One could point back 50 years, to the VietNam War, or to US coups and interventions in Latin America, or the stationing of intermediate-range nuclear missiles in West Germany (which the Russians did also in East Germany). All of this was clearly upsetting to broad sections of the European population; as this was often within the USA as well.
All these issues would likely have been forgotten by now; however, transatlantic-policy clashes over geostrategy have continued in the post-Cold War era.
These clashes include the two Iraqi Gulf Wars and, for many years USA Iran policy (up till the late-Geo. Bush administrationm when EU attitudes to Iran started to merge with the USA’s), the USA-led NATO intervention against Serbia to end the Balkan wars (which ushered in a renaissance for NATO within Europe that was clearly unwelcomed at the time in broad German circles), the mishandling and human-rights violations of the War on Terror post 9/11, and more recently USA policy w.r.t China and Russia – esp. the shift to a strategy of “Great Power Competition” as it disengaged from the “War on Terror” and USA military over-involvement in the MENA regions.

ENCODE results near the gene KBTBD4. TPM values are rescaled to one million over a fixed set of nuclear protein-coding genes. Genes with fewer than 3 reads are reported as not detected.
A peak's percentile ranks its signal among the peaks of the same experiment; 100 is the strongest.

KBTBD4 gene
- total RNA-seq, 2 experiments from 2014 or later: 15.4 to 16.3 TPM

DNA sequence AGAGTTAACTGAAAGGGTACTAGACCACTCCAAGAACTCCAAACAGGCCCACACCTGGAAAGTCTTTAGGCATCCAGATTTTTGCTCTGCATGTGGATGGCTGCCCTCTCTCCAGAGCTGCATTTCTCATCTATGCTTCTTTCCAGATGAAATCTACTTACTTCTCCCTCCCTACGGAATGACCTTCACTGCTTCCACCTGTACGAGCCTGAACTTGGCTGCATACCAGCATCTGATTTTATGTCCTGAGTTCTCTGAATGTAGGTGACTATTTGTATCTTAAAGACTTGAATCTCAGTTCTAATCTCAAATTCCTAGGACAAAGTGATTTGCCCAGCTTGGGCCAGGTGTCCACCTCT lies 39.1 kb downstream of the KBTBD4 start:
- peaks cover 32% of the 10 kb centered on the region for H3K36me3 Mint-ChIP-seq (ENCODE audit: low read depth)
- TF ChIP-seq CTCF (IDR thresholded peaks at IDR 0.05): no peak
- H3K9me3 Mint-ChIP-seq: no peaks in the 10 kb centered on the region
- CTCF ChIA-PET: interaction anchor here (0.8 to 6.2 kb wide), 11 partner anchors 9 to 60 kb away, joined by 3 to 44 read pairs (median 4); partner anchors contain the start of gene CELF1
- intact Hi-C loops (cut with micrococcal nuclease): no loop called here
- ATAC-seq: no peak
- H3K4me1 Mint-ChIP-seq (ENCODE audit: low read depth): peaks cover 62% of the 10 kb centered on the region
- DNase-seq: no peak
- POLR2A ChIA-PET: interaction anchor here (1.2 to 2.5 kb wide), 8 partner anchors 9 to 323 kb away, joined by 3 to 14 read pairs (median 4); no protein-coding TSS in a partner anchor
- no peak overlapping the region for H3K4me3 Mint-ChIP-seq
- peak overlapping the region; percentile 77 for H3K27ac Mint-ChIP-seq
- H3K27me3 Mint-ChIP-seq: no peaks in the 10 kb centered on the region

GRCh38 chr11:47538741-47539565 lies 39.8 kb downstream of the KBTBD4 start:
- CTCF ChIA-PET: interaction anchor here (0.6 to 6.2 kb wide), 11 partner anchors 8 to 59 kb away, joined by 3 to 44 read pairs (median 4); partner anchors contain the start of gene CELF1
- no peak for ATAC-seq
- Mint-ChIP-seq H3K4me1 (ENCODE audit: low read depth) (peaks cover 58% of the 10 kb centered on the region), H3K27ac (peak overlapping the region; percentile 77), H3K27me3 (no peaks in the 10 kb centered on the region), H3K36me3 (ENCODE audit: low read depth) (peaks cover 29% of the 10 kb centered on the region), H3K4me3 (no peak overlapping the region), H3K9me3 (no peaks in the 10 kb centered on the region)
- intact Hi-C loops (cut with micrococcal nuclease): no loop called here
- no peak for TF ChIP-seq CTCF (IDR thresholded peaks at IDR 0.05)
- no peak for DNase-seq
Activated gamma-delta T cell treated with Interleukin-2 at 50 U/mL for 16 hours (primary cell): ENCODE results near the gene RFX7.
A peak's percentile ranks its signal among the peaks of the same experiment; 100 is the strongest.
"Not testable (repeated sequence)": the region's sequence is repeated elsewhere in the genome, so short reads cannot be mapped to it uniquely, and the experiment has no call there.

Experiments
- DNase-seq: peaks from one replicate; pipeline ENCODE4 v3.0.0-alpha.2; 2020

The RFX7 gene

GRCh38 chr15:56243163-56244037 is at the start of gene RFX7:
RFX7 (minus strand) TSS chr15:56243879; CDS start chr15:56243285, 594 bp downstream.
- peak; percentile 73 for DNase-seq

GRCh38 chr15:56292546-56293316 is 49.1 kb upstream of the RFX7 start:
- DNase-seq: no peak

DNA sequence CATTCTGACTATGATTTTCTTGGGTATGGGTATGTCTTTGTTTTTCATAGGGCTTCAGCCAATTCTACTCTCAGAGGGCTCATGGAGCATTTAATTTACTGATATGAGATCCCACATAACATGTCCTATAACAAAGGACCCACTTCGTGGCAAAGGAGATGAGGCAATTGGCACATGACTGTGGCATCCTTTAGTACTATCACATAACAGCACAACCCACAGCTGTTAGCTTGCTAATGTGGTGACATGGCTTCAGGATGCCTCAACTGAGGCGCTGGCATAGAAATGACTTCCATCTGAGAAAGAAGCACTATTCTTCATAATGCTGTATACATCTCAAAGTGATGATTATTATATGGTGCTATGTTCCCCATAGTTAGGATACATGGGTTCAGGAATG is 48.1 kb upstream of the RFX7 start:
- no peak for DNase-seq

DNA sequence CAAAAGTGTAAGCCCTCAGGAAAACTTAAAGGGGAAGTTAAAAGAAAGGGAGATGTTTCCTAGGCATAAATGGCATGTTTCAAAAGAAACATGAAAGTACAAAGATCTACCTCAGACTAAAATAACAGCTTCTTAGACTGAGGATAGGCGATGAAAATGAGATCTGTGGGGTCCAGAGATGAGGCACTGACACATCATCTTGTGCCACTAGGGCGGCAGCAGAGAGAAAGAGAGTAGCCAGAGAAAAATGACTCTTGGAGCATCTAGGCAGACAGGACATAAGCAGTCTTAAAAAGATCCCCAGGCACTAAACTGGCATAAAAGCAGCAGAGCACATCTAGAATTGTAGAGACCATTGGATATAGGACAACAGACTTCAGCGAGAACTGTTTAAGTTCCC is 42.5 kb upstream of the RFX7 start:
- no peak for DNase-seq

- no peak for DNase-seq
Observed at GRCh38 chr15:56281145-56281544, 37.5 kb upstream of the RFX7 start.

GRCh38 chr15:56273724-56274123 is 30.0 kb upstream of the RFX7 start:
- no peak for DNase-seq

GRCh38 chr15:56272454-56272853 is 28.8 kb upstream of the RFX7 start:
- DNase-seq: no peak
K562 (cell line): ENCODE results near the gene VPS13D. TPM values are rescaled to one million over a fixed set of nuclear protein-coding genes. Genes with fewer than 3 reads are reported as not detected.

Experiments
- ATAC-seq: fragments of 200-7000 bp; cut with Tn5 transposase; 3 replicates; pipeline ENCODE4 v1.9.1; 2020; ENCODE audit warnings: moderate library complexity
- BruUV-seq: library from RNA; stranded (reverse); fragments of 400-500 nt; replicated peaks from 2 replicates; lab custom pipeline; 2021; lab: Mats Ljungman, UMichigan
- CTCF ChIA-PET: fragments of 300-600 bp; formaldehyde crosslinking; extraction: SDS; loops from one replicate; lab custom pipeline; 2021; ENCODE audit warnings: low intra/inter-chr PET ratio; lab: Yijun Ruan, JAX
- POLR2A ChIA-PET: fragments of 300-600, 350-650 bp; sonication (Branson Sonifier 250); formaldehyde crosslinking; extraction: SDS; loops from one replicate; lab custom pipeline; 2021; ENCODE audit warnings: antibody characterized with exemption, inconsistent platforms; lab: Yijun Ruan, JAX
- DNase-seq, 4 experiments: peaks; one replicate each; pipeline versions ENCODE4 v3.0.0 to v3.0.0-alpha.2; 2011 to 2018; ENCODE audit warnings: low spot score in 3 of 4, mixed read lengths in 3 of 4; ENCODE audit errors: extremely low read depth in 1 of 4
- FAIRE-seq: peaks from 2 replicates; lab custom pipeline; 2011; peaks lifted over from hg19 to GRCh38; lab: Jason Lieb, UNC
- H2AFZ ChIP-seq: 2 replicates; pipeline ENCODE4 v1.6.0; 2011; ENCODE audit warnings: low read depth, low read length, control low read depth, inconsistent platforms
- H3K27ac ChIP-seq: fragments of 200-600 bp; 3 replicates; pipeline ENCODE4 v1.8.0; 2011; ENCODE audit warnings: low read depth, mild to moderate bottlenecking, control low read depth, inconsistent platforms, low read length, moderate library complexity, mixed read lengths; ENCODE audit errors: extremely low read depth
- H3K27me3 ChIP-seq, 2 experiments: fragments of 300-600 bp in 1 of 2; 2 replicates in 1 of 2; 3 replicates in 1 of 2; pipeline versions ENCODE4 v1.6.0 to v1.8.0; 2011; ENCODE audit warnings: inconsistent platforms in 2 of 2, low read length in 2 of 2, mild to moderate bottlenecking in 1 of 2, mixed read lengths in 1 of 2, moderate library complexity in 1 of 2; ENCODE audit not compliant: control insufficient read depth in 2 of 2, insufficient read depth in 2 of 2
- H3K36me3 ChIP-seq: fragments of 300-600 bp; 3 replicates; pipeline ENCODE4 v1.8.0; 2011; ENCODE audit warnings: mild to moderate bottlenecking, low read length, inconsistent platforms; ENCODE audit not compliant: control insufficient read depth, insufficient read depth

More generally, the fact that, during almost any post-Cold War crisis confronting the transatlantic alliance, the USA president has been “the decider” (in the words of George Bush), became a source of palpable resentment.
Economic and trade tensions served to fortify these political and geopolitical sensibilities and has been, by far, the primary vector which drew German business circles into resentment of USA leadership of the alliance. In German political parties, this ongoing resentment has been esp. notable within the SPD; in the extreme-right AfD party and, in a less ideological, more pragmatic manner, by conservative business sections of the CDU/CSU, and as always the traditional far-left.